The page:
For purposes of illustrating the present invention, however, a chain conveyor assembly 11 is illustrated, however, a known belt-type system or combination of belt and chain systems also could be used. Conveyor assembly 11 receives a collapsed carton C from feeder F, and moves the carton into contact with cam plates (not shown) which orient the carton with its handle extending vertically and aligned with conveyor 11 front to rear with bottom wall flaps extending outwardly and leading point or edge facing downstream. Conveyor assembly 11 then moves carton C downstream to opening assembly 10. As will be further described, the chain conveyor assembly used for illustrating the present invention includes lugs which engage openings in the bottom wall flaps of the carton C to move the carton in the downstream direction depicted by arrow A.
Referring again to FIG. 1, opening assembly 10 includes a support frame 12, which is centrally disposed with respect to the moving elements of opening assembly 10 so as not to interfere with such movement. Frame 12 supports, directly or indirectly, the remaining elements of opening assembly 10. A drive mechanism 13 imparts force to the driven components in order to accomplish the component movement and opening methods described. Drive mechanism 13 can be a motor, such as an AC or servo motor, directly driving output shaft 14. Alternatively, drive mechanism 13 can be a bevel gear box translating the direction of rotation of an input shaft (not shown) extending from one of the packaging machine's main drive mechanisms (not shown). Output shaft 14 is fixed at its opposite end to main drive sprocket 15, shown in phantom lines in FIG. 1 and also shown in FIG. 3.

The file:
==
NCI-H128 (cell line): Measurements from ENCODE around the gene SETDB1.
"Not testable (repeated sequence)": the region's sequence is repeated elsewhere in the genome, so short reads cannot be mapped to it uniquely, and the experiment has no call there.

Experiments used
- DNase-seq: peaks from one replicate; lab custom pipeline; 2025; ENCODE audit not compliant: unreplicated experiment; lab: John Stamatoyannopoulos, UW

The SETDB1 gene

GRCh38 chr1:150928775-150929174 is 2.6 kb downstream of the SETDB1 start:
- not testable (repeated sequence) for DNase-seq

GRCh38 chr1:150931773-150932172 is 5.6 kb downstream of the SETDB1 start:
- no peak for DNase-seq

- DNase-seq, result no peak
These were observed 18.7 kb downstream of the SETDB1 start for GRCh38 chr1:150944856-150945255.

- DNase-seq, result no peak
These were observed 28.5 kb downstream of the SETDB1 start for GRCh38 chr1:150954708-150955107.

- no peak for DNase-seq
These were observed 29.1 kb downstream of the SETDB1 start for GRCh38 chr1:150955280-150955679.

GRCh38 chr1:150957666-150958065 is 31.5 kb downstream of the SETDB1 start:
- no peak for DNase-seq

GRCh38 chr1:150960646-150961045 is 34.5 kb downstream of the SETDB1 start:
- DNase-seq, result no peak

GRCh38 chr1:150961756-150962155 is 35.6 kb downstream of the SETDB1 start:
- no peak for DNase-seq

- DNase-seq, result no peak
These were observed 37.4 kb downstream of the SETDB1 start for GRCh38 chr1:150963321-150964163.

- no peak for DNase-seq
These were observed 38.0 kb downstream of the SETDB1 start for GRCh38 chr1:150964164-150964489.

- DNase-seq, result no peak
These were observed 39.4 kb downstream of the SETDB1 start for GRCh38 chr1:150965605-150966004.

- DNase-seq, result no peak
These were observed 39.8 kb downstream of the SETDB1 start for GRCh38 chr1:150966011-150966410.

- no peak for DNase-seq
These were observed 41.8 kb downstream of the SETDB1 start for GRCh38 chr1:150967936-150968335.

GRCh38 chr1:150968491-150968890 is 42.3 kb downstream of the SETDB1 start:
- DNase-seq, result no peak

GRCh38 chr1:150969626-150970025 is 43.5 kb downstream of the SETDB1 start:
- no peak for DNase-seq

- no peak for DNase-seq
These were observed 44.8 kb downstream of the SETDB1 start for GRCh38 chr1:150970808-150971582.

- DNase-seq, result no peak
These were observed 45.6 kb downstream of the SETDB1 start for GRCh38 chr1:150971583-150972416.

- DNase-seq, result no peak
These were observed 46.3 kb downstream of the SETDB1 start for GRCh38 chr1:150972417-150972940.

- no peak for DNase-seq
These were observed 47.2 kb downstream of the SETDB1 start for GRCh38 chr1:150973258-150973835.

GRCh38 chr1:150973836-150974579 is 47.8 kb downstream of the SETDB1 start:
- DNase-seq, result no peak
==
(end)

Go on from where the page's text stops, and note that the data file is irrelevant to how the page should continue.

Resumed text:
Head drive shaft 16 is journaled by bearings (not shown) which are supported by frame 12 so that head drive shaft 16 is positioned parallel to output shaft 14 and spaced downstream of shaft 14, as shown in FIG. 3. Drive shaft 16 supports at one end portion, head drive shaft sprocket 17. A drive chain 18 passes around main drive sprocket 15 and head drive shaft sprocket 17 to transfer rotation from output shaft 14 to head drive shaft 16. Drive mechanism 13, output shaft 14, drive sprockets 15 and 16 and chain 18 collectively comprise a drive assembly 19 for the moving components of the opening assembly 10. Drive assembly 19 illustrated and described, however, is only one embodiment of a suitable drive assembly of the present invention. Any drive mechanism capable of rotating head shaft 16 at desired power and rate would be acceptable. For example, main drive sprocket 15 and head drive shaft sprocket 17 may be interconnected by additional gears (not shown) rather than by chain 18. This gear arrangement could be advantageous in preventing undesirable reversal or backlash of drive mechanism 19, which could occur when a drive chain is utilized to transfer power from drive sprocket 15 to driven sprocket 17.